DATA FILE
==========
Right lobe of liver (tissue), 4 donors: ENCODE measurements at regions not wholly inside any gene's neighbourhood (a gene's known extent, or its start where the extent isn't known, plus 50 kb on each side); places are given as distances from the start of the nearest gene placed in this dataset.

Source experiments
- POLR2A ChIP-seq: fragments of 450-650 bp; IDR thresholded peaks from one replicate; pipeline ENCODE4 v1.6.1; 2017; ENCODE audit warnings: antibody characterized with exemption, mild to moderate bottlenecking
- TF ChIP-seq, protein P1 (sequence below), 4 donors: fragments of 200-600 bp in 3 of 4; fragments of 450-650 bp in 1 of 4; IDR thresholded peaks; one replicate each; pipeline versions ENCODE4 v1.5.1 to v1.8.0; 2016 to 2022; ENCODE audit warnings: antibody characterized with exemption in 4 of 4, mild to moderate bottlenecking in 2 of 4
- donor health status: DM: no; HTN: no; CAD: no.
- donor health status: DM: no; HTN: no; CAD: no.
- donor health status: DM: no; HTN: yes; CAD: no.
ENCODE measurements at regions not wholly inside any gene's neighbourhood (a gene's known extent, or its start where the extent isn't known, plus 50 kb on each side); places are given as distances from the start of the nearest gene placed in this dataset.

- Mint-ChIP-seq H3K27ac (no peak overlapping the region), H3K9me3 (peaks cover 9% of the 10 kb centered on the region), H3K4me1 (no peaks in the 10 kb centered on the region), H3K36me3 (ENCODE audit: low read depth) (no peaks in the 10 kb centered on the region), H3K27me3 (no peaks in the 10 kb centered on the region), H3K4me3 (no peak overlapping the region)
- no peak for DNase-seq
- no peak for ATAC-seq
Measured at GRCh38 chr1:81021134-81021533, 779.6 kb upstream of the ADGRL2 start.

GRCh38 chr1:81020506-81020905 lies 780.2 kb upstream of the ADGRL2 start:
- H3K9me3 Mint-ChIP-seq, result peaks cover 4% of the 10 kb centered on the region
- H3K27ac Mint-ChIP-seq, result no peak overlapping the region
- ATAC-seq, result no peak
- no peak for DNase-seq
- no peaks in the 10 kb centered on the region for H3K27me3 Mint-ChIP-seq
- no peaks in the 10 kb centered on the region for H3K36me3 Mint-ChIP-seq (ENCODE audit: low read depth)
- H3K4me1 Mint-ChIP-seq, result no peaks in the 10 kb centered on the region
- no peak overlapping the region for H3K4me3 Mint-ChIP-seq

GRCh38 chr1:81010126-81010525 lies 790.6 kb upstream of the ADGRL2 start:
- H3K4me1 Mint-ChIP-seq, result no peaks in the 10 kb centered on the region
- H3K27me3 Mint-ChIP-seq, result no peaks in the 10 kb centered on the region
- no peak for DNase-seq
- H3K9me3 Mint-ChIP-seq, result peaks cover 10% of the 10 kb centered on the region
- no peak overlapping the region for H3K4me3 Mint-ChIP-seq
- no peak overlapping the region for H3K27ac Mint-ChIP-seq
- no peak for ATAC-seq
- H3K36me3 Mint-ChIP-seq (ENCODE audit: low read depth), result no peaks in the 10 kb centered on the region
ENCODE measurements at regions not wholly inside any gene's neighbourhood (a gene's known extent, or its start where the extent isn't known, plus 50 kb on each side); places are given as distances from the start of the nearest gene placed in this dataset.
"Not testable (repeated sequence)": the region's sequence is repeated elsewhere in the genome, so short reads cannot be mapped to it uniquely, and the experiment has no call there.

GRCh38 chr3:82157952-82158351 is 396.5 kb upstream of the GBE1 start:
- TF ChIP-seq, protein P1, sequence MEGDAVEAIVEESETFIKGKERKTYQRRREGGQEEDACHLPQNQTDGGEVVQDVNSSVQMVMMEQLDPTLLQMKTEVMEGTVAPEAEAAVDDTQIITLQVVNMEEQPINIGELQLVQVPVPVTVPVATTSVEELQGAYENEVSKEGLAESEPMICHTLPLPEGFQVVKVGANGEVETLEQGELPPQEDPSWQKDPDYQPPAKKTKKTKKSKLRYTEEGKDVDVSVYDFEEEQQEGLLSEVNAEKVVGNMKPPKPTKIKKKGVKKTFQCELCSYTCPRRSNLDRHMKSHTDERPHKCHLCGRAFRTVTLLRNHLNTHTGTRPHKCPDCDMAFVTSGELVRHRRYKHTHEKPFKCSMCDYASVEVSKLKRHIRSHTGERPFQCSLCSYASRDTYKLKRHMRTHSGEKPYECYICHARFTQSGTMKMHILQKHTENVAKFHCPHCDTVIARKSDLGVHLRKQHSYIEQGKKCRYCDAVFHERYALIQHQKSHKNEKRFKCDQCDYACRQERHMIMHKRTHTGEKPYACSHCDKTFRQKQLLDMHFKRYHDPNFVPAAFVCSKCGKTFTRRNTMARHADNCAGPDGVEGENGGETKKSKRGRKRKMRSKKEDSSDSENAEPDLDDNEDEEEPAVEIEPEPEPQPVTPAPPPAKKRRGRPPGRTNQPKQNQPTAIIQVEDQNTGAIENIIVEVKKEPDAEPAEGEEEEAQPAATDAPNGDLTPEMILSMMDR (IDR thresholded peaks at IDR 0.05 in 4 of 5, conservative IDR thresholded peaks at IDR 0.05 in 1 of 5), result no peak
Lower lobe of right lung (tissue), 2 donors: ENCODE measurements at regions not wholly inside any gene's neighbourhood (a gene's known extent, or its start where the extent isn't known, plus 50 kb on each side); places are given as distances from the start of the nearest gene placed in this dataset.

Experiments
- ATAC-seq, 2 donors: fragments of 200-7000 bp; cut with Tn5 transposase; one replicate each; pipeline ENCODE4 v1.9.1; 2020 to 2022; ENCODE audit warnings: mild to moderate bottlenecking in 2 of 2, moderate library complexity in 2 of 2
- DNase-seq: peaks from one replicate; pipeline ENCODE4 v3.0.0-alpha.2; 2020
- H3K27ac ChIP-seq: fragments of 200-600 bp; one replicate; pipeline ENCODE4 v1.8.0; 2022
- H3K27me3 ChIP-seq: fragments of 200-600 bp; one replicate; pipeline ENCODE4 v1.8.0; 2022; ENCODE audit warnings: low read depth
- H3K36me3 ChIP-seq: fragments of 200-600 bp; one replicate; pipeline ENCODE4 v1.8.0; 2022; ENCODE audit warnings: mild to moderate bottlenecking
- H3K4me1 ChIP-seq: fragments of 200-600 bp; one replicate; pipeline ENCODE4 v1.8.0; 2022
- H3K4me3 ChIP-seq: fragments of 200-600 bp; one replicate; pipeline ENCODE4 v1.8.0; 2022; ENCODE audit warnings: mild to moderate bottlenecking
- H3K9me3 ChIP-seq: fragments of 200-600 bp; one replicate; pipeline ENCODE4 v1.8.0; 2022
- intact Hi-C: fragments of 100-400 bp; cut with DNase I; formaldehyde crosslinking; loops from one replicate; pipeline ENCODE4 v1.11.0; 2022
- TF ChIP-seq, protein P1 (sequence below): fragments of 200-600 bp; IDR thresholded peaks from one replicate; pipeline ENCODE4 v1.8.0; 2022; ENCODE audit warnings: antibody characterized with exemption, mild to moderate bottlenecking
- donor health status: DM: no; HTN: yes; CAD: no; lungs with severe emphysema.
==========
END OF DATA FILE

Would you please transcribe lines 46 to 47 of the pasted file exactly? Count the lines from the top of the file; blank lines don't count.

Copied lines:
- TF ChIP-seq, protein P1 (sequence below): fragments of 200-600 bp; IDR thresholded peaks from one replicate; pipeline ENCODE4 v1.8.0; 2022; ENCODE audit warnings: antibody characterized with exemption, mild to moderate bottlenecking
- donor health status: DM: no; HTN: yes; CAD: no; lungs with severe emphysema.